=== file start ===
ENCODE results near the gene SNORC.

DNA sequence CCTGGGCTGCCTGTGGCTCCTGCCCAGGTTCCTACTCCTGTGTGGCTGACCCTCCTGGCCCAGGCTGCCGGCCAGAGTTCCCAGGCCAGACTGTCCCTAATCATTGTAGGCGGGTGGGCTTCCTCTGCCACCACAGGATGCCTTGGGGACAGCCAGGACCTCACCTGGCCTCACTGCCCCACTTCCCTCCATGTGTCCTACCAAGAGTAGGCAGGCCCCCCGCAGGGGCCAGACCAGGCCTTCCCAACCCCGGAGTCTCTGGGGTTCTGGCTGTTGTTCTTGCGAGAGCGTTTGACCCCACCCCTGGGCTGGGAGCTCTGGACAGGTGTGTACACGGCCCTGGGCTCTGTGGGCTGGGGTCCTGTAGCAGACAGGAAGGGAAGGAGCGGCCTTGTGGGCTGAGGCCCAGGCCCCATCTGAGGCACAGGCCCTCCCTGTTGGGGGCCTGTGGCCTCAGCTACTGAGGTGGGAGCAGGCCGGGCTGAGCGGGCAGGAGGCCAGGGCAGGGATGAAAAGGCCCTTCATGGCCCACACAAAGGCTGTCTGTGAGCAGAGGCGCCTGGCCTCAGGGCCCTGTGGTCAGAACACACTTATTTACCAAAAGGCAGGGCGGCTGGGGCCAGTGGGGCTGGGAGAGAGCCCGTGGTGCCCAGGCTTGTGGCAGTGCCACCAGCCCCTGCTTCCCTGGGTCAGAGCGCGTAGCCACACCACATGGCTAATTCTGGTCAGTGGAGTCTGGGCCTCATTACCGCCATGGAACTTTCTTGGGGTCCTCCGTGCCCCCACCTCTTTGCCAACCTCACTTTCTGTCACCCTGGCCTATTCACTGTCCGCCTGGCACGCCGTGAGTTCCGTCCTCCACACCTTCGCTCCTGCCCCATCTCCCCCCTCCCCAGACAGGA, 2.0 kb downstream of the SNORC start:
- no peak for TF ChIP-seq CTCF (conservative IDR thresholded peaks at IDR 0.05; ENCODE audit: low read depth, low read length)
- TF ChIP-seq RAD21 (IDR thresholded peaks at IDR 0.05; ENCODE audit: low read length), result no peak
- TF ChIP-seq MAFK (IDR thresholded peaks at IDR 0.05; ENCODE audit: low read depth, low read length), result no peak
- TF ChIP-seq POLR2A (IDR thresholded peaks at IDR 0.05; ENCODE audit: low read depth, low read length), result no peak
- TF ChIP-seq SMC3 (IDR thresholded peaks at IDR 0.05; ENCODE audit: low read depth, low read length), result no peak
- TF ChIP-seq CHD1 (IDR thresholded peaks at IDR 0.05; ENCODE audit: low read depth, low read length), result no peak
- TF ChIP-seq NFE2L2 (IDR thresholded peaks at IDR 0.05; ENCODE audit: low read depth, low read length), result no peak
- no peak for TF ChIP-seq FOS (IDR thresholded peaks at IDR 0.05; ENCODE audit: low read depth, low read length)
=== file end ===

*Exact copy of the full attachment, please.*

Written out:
ENCODE results near the gene SNORC.

DNA sequence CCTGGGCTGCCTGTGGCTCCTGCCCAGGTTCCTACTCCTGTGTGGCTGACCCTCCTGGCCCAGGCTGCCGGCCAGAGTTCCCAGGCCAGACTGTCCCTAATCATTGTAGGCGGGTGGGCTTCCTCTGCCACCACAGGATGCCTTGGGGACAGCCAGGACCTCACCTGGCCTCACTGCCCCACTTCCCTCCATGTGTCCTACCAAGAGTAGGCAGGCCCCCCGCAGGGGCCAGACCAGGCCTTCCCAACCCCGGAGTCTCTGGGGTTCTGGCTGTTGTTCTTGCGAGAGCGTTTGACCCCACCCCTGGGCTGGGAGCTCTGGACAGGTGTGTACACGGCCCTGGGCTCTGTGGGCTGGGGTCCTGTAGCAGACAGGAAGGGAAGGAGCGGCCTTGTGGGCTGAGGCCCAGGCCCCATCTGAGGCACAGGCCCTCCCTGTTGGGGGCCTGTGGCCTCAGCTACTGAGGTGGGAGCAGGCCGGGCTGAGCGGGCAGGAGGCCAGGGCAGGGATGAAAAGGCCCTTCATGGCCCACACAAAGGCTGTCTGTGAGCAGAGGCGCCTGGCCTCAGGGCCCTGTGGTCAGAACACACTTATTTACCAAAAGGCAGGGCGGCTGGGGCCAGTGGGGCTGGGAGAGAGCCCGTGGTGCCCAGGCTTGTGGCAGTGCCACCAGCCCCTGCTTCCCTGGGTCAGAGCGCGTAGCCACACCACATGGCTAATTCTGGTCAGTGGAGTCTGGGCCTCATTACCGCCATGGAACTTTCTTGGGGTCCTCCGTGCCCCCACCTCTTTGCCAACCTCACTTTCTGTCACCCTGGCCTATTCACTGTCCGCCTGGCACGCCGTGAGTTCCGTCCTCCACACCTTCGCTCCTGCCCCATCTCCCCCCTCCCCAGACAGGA, 2.0 kb downstream of the SNORC start:
- no peak for TF ChIP-seq CTCF (conservative IDR thresholded peaks at IDR 0.05; ENCODE audit: low read depth, low read length)
- TF ChIP-seq RAD21 (IDR thresholded peaks at IDR 0.05; ENCODE audit: low read length), result no peak
- TF ChIP-seq MAFK (IDR thresholded peaks at IDR 0.05; ENCODE audit: low read depth, low read length), result no peak
- TF ChIP-seq POLR2A (IDR thresholded peaks at IDR 0.05; ENCODE audit: low read depth, low read length), result no peak
- TF ChIP-seq SMC3 (IDR thresholded peaks at IDR 0.05; ENCODE audit: low read depth, low read length), result no peak
- TF ChIP-seq CHD1 (IDR thresholded peaks at IDR 0.05; ENCODE audit: low read depth, low read length), result no peak
- TF ChIP-seq NFE2L2 (IDR thresholded peaks at IDR 0.05; ENCODE audit: low read depth, low read length), result no peak
- no peak for TF ChIP-seq FOS (IDR thresholded peaks at IDR 0.05; ENCODE audit: low read depth, low read length)